Harvey, a startup building what it describes as a “copilot for lawyers,” emerged from stealth today with $5 million in funding led by the OpenAI Startup Fund, the tranche through which OpenAI and its partners invest in early stage AI companies that take on problems . Google AI leader Jeff Dean and Mixer Labs co-founder Elad Gil also participated in the round.
Harvey was founded by Winston Weinberg, a former securities and antitrust litigator at law firm O’Melveny & Myers, and Gabriel Pereyra, formerly a research scientist at DeepMind, Google Brain (another of Google’s AI group), and Meta AI. Weinberg and Pereyra are roommates — Pereyra showed Weinberg OpenAI’s GPT-3 text-generating system and Weinberg realized it could be used to improve legal workflows.
“Our product provides attorneys with a natural language interface to their existing legal workflows,” Pereyra told londonbusinessblog.com in an email interview. “Instead of manually editing legal documents or conducting legal research, Harvey allows lawyers to describe the task they want to accomplish in simple instructions and receive the generated result. To make this possible, Harvey uses large language models to both understand user intent and generate the right output.”
More concretely, Harvey can answer natural language questions such as, “Tell me what the differences are between an employee and an independent contractor in the Fourth Circuit” and “Tell me if this clause in a lease violates California law, and if so, rewrite it so that it no longer contradicts.” On the surface, it almost seems like Harvey could replace lawyers by coming up with legal arguments and submitting designs in the blink of an eye, but Pereyra insists that’s not the case.
“We want Harvey to act as a go-between between technology and lawyer, as a natural language interface for the law,” he said. “Harvey will make lawyers more efficient, enabling them to deliver higher quality work and spend more time on the valuable parts of their jobs. Harvey provides a unified and intuitive interface for all legal workflows, enabling attorneys to describe tasks in plain English rather than using a suite of complex and specialized tools for niche tasks.”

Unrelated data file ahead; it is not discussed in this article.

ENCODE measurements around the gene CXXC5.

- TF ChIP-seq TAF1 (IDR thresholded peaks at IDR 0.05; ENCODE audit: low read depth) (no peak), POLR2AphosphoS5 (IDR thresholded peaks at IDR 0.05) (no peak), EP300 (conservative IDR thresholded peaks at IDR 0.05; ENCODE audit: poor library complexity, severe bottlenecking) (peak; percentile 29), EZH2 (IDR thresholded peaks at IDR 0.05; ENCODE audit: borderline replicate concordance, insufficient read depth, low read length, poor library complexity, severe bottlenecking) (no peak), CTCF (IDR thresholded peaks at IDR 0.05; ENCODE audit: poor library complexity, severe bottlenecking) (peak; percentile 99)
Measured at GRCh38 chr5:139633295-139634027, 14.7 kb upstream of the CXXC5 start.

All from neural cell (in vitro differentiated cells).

It’s powerful stuff in theory. But it is also fraught. Given the highly sensitive nature of most legal disputes, lawyers and law firms may be reluctant to allow a tool like Harvey to access court documents. There is also the issue of the tendency of language models to spill toxicity and fabricated factswhich would be particularly badly received – if not perjury – in court.
Therefore, Harvey, which is currently in beta, has a disclaimer: the tool is not intended to provide legal advice to non-lawyers and should be used under the supervision of licensed attorneys.
On the data privacy issue, Pereyra says Harvey goes to great lengths to meet customers’ compliance needs, anonymizing user data and deleting data after a predetermined amount of time. Users can delete data at any time upon request, he says, taking comfort in the fact that Harvey doesn’t “cross-contaminate” data between customers.
It’s early days. But Pereyra already says Harvey is being used “by users across the legal landscape,” ranging from law firms to legal aid organizations.
It has some competition. Casetext uses AI, primarily GPT-3, to find court cases and assist with general legal research tasks and brief drafting. More surgical tools, like Klarity, are using AI to get the contract review out of the way. At one point, startup Augrented even explored ways to use GPT-3 to summarize legal notices or other resources in plain English to help tenants defend their rights.
First, Brad Lightcap, the CCO of OpenAI and the manager of the OpenAI Startup Fund, believes Harvey is sufficiently differentiated. It will also benefit from its relationship with OpenAI; OpenAI Startup Fund participants will receive early access to new OpenAI systems and Azure resources from Microsoft in addition to capital.
“We believe Harvey will have a transformative impact on our legal system, empowering attorneys to more efficiently provide higher quality legal services to more clients,” Lightcap said via email. “We started the OpenAI Startup Fund to support companies using powerful AI to increase impact on society, and Harvey’s vision of how AI can increase access to legal services and improve outcomes is fully in line with our mission .”
Harvey has a five-person team and Pereyra expects that number to grow to five to ten employees by the end of the year. He declined to answer questions about sales figures.